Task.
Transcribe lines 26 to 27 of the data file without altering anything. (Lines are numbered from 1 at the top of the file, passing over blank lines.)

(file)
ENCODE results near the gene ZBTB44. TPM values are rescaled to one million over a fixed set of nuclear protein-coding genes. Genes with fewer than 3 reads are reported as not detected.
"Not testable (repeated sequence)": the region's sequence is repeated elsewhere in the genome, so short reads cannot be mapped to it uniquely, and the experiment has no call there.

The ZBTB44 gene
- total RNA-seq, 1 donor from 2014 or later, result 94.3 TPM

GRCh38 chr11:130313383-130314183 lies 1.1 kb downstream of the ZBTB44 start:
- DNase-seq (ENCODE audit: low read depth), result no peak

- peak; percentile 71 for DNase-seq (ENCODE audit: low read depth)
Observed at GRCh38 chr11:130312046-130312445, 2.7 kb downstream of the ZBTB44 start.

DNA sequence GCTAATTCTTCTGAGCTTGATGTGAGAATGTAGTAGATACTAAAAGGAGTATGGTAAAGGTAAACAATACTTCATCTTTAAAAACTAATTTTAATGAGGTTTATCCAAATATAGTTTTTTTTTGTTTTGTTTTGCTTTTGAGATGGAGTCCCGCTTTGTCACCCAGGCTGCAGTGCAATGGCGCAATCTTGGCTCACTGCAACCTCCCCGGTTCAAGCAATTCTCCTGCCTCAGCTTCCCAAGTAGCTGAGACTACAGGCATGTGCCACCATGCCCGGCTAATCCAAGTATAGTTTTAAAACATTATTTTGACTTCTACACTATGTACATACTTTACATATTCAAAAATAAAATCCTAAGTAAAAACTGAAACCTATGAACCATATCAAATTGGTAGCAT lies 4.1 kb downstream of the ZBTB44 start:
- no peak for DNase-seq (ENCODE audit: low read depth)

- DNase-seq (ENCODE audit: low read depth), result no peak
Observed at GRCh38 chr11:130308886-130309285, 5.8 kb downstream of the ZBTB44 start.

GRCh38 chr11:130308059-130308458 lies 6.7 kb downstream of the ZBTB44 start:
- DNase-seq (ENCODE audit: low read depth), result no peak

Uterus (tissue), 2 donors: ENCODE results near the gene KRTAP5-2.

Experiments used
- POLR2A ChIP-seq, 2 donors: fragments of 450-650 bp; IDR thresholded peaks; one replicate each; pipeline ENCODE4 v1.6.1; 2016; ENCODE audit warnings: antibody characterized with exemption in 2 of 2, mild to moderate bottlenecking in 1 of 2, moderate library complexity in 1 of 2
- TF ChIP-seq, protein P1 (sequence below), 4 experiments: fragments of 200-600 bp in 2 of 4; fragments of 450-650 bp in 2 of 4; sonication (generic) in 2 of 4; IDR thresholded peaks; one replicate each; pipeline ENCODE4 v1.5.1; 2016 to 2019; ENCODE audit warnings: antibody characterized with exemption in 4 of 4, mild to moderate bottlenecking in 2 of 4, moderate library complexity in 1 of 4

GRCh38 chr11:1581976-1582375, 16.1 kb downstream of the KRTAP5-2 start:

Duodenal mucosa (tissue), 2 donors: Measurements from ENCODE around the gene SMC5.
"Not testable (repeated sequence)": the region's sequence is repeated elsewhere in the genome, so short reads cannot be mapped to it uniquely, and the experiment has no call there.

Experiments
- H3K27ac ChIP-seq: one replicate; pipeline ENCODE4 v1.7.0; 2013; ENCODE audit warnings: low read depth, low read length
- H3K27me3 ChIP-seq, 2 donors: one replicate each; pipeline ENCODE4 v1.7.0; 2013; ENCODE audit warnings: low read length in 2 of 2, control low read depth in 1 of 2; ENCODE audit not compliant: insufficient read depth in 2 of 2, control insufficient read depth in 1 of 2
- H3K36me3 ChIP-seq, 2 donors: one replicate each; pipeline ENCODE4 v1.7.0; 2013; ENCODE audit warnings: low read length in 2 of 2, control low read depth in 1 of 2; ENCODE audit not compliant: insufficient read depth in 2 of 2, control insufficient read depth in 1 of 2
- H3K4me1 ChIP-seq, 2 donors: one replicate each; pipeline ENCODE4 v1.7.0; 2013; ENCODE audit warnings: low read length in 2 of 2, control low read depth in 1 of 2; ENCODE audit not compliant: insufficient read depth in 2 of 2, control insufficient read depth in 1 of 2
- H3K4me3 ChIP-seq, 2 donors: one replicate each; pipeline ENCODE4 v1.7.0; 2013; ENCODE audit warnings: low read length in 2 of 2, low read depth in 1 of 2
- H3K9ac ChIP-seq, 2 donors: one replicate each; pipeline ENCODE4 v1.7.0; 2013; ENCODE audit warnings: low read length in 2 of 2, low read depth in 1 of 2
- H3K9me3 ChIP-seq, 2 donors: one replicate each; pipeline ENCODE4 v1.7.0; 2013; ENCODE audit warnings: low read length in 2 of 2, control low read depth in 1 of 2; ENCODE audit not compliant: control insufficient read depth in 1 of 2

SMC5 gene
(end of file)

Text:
- H3K4me1 ChIP-seq, 2 donors: one replicate each; pipeline ENCODE4 v1.7.0; 2013; ENCODE audit warnings: low read length in 2 of 2, control low read depth in 1 of 2; ENCODE audit not compliant: insufficient read depth in 2 of 2, control insufficient read depth in 1 of 2
- H3K4me3 ChIP-seq, 2 donors: one replicate each; pipeline ENCODE4 v1.7.0; 2013; ENCODE audit warnings: low read length in 2 of 2, low read depth in 1 of 2